Silence and Suspense: Hitchcock’s Adventures in Russia

The festival “Hitchcock: Nine Unknown Films” opens in Moscow on August 1 and will screen early silent works by the director. These works are little known to both British audiences and Russian ones, for whom Hitchcock’s work was forbidden fruit for many years.

Click to enlarge the image. Drawing by Tatyana Perelygina

Hitchcock assailed the audiences of post-Soviet Russia suddenly — along with numerous films that were made on the other side of the Iron Curtain over several decades. Audiences had previously only heard of him, through reading about him in articles by the few Soviet critics who were trusted to travel to the West.

Five or six American films per year made it to Soviet screens; these were films by directors whom the Soviet semi-official newspapers dubbed progressive. Hitchcock graced the marquees only once, with the crime film “Dial M for Murder.”

Russian audiences were safely isolated from his best movies. “The inconsistency, and sometimes the reactionary quality of his political views, and the nature of his convictions, which developed under the influence of Catholicism, have given many of his works a distinct conservative flavour,” the 1986 Kinoslovar (film dictionary), the only encyclopedia available to the Soviet public at the time, wrote of Hitchcock.

Even “closed screenings” for specialists hardly showed his work — for highbrow film experts it was too “pop”; these experts scorned the mass entertainment genres. Hitchcock’s experience seemed foreign to the style of socialist realism, and the Freudian themes of his films seemed pseudoscientific.

Consequently, the school of Hitchcockian psychological suspense, which gave rise to a global film language, went practically unnoticed in Russia: titillating the nerves of viewers was considered an undignified endeavour.

The borrowed English terms “thriller” and “suspense” did not even exist — Soviet thrillers were dubbed ostrosyuzhetnoe kino, which translates to “suspenseful cinema.” If the word “suspense” nevertheless penetrated Soviet cinema, it was in an elevated type of art film, such as “Stalker” or “Solaris” by Andrey Tarkovsky, a director who was intuitively sensitive to global artistic trends.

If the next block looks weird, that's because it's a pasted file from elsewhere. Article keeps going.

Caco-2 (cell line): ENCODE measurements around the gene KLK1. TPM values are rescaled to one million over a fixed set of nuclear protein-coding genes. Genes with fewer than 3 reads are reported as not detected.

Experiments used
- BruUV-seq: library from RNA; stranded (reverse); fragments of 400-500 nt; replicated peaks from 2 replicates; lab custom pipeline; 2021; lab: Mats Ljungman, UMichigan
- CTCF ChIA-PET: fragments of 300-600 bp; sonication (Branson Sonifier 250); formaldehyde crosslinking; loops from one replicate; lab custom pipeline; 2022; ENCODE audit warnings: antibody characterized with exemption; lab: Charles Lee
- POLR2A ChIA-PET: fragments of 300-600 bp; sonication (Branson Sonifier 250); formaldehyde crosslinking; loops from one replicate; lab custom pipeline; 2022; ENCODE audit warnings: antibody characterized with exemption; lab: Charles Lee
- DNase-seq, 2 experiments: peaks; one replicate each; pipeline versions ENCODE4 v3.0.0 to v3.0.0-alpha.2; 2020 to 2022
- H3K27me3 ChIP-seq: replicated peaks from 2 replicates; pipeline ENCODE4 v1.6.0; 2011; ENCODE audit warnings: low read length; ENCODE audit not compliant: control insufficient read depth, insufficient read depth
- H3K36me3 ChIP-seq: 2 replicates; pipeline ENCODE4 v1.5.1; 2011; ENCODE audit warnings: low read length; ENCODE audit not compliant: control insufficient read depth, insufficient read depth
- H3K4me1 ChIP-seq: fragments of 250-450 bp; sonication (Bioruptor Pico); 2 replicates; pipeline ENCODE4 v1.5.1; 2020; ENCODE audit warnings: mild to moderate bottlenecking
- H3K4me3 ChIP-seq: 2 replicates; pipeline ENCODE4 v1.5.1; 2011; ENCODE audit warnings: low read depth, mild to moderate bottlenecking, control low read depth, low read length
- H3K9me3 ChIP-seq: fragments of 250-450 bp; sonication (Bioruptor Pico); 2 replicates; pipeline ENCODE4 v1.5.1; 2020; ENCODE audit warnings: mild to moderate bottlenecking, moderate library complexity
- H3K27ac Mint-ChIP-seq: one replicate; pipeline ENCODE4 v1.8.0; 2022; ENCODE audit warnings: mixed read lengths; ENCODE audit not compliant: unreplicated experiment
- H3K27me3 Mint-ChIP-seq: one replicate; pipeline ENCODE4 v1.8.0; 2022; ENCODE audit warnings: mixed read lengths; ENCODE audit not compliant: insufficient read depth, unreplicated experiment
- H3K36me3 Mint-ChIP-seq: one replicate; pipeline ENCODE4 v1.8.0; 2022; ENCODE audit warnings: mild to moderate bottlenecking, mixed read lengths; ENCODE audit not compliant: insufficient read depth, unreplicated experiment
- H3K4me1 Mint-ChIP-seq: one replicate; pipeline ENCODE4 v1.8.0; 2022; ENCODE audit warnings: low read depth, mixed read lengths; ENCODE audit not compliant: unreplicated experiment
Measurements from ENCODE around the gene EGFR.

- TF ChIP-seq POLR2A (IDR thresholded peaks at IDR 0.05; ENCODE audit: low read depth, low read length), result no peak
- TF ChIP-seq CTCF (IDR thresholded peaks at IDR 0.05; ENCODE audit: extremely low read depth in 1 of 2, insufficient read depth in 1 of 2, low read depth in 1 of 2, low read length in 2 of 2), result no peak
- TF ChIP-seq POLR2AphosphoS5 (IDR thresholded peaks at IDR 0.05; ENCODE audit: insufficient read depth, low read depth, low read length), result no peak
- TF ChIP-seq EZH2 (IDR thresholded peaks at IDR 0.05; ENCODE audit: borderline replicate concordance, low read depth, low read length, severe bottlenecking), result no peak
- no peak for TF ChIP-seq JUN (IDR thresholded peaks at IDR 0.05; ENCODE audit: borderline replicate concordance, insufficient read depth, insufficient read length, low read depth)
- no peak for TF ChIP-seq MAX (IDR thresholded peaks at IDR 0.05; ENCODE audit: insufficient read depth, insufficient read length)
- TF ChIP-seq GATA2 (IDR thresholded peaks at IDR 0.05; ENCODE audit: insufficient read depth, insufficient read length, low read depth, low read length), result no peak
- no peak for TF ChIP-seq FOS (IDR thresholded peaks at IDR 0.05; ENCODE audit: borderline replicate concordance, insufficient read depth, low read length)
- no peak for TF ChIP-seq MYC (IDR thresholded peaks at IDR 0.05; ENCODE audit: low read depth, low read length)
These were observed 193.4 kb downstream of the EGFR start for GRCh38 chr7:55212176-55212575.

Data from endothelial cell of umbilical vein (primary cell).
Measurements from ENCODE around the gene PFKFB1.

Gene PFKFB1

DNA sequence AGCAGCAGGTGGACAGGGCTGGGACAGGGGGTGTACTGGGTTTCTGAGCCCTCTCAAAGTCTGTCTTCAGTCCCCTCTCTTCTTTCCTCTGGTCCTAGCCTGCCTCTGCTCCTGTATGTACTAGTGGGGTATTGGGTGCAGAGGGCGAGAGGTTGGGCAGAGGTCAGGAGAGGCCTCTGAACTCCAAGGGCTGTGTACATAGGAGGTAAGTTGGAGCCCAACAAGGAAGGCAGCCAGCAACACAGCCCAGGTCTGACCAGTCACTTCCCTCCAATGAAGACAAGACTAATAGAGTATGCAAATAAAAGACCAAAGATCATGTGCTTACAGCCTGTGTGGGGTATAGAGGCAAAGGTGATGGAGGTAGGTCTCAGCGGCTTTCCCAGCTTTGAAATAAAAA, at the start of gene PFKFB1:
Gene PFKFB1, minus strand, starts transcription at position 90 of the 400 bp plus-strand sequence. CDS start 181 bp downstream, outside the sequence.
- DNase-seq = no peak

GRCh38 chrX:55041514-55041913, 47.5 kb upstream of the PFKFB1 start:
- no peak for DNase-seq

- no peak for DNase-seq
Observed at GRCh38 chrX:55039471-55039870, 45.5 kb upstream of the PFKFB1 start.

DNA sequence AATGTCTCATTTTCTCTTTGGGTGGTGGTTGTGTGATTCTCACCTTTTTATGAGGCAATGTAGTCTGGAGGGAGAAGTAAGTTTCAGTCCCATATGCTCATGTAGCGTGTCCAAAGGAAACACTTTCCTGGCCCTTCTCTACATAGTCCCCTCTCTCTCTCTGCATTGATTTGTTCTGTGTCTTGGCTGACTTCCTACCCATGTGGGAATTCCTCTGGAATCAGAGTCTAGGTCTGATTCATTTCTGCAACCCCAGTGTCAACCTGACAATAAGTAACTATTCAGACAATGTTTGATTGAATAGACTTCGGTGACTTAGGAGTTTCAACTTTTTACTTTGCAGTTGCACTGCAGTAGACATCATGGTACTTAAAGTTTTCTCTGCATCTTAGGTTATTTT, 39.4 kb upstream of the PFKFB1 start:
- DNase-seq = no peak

Tarkovsky was one of a small number of directors who used the popular fantasy genre for films that would not be called distraction, and he needed this skill to create an atmosphere of oppressive tension on-screen literally from nothing — camera angles, light, sound and pacing.

Yet, according to the renowned film expert Vladimir Dmitriev, the director of “The Mirror” was apathetic toward the work of the creator of “Psycho".Traces of an intuitively understood Hitchcockian style can be found in the thrillers of Vladimir Khotinenko: “Makarov”, about a poet who, searching for a lost feeling of safety, buys a Makarov pistol and becomes its slave; or “72 Metres”, a fatalistic study of a submarine that perishes before the eyes of an entire port city. In these cases, suspense is an important and effective technique.

It was these directors who prepared Russian audiences for the serious, non-pragmatic development of the “forbidden genre” and the ability to not seek in it only a liberal social problem, but to read artistic meanings.

And when, along with the millions of VHS cassettes that illegally flooded the Soviet video market on the threshold of the 1990s, Alfred Hitchcock’s most famous films entered a changing Russia, viewers stepped into this frightening psychological world, already led by the experienced “stalker”.

Hitchcock suddenly became the property of the art houses and private video collections. Around the same time, popular and “elite” cinema in Russia became antagonistic toward each other, and snobbery triumphed in professional film circles.

The Hitchcock school was formally respected, but it crossed into the category of museum works that were too conventional for realistic film: there was “too much art” in them. For example, Alexander Sokurov, who has won awards at the Venice and Berlin film festivals (“Russian Ark”, “Taurus”, “Faust”), fundamentally rejects the manipulation of viewers’ emotions — and consequently rejects Hitchcock.

However, it goes without saying that nowadays Hitchcock frequently graces TV, and his work is shown to film students in universities. And yet, Hitchcock’s early work has been little known until now — not only in Russia, but also in Great Britain.

The early Hitchcock created melodramatic stories that did not yet incite viewers to hold onto their seats; this could be a chance for many people to see him as a completely different director.

Valery Kichin is a film critic, columnist for Rossiyskaya Gazeta and winner of a White Elephant Award from the Russian Guild of Film Critics.

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